Reflections on a Diverse Career in Communications Law and Policy
Monday, September 25, 2023
Reflections on a Diverse Career in Communications Law and Policy
Remarks as prepared for delivery at TPRC 2023
Thank you, Scott, for that wonderful introduction. I also want to thank Amit Schejter and Laura Verinder for asking me to speak this evening.
It’s great to be back at TPRC! I’ve really missed it these past two years. As a moderator and speaker, a former Board member, and a funder when I was at the Ford Foundation, I am just so proud of how this 51-year-old conference has grown and how it continues to serve such an important role in telecommunications, media, and technology policy. Congratulations to everyone who has contributed to TPRC’s success!
I’ve been asked to speak tonight about my career as a public interest communications lawyer and advocate, a grantmaker, and a public servant. When someone asks you to reflect on your career and perhaps offer some wisdom, it can only mean one thing – you’re old!
Seriously, though, I’ve been extraordinarily lucky to have had exciting and diverse experiences in civil society, philanthropy, government, and yes, even in the private sector. But like cooking a great meal, building a successful career requires a mix of a lot of different ingredients. Mine include passion, willingness to listen, humility, flexibility, patience, great mentors, mentees, work colleagues, family and friends, and just plain luck.
My story starts with a lot of luck and a lot of great mentorship. Many people don’t know that I started my career in private practice—mostly representing airlines at a small law firm. I actually liked the work, but the firm, not so much. And I wanted to practice in the area that brought me to law school—communications law (which again, to date myself, was at the time almost entirely telephony, broadcasting, and cable). So, after two years at the firm, I was encouraged to look elsewhere. In those days, if you wanted a government or public interest job, you subscribed to a paper newsletter. I believe it was called The Federal Government and Law Reporter. And it cost $90 for 3 months.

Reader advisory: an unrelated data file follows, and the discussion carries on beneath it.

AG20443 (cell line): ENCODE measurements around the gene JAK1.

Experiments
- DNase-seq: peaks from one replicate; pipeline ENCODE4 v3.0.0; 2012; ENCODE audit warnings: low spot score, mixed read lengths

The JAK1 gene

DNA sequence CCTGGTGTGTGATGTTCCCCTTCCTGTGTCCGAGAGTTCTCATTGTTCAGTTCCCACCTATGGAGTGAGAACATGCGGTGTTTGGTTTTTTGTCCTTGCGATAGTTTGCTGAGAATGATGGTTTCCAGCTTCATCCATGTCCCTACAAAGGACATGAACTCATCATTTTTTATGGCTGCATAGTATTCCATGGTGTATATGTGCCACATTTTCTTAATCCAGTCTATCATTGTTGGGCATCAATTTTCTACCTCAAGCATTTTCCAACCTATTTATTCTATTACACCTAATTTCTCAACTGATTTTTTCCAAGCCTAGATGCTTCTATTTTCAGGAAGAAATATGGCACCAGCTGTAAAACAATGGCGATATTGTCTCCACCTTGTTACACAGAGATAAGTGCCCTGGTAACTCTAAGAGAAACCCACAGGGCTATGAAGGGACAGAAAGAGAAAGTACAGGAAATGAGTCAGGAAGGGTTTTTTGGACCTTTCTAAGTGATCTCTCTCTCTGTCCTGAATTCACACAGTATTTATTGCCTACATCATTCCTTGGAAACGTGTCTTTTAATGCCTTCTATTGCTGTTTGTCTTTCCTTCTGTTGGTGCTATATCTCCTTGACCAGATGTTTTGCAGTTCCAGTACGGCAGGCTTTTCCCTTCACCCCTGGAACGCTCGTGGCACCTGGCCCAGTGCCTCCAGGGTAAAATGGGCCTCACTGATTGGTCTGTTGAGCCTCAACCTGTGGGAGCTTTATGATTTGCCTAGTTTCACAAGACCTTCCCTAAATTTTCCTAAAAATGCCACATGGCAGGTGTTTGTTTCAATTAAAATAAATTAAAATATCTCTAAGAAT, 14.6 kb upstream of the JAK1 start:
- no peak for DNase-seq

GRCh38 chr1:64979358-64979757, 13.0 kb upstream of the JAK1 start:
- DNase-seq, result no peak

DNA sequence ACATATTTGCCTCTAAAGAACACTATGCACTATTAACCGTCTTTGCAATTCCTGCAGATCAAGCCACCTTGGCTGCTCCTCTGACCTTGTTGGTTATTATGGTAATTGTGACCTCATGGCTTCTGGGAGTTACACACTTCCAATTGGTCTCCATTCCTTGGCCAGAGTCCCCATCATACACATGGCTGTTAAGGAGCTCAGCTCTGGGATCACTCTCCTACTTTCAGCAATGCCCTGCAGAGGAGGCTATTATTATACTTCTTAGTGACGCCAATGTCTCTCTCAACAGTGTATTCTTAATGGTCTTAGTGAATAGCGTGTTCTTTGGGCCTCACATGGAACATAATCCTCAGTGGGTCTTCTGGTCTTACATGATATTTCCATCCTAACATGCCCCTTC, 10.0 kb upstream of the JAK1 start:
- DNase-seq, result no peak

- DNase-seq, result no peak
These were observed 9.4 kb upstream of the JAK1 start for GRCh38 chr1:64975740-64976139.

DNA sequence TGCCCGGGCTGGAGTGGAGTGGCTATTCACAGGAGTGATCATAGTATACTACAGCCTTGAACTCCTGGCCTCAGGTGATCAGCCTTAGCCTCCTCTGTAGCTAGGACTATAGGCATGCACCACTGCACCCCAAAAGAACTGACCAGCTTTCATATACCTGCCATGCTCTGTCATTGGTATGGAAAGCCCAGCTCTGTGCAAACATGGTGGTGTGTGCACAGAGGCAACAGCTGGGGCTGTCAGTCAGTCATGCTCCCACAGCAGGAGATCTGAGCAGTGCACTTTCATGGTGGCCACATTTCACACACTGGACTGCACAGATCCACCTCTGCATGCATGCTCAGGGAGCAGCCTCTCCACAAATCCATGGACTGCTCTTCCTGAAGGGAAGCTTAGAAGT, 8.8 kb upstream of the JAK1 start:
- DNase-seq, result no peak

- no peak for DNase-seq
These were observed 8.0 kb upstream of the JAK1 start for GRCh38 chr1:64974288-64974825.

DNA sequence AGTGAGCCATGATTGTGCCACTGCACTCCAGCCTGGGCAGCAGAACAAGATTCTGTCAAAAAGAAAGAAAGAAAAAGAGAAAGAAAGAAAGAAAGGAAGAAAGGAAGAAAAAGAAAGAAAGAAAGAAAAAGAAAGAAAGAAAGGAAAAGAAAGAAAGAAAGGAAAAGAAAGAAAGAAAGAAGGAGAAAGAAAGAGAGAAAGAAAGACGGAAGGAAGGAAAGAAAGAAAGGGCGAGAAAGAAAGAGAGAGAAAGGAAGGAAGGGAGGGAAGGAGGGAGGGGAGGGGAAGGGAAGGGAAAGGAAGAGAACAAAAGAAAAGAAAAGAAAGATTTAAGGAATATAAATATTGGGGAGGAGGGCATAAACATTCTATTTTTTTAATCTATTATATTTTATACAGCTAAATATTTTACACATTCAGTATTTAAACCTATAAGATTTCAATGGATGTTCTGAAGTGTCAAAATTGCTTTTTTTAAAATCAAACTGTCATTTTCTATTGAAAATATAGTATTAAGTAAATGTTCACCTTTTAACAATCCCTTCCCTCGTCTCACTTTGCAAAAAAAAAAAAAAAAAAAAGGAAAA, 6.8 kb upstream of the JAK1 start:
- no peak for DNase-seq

I found a listing for a public interest communications law firm called the Media Access Project and I applied. Combining my public interest orientation with the practice of communications law—a match made in heaven! But I didn’t hear anything for quite some time, so I just assumed that I wasn’t going to get an interview. But I did get a bunch of other interviews, including with the Washington Metro system for a trial lawyer position. I had a fine conversation with a Metro lawyer named Linda Lazarus who told me I was smart….and completely wrong for the job. What did I want to do, she asked? I told her. And she said—did you apply to the Media Access Project? I said, "Yes, I applied months ago!" And she responded, "My husband is Andy Schwartzman, the Executive Director." He had lost my resume under a pile of papers, and, if any of you know Andy, you would not be shocked.
Andy was the kind of mentor I wish every young person could have. He not only taught me how to be an appellate litigator and a persuasive advocate, but he also gave me opportunities that most young lawyers can only dream about—putting my name first on Federal Communications Commission and court filings, letting me argue in front of the DC Circuit, meeting with FCC Commissioners and Members of Congress. Perhaps my most memorable Hill meeting in those early days was my first—with Rep. John Dingell…man, was he a big dude. And he had animal heads hanging all over his office walls. I don’t remember what we talked about, but I’ll always remember those animal heads!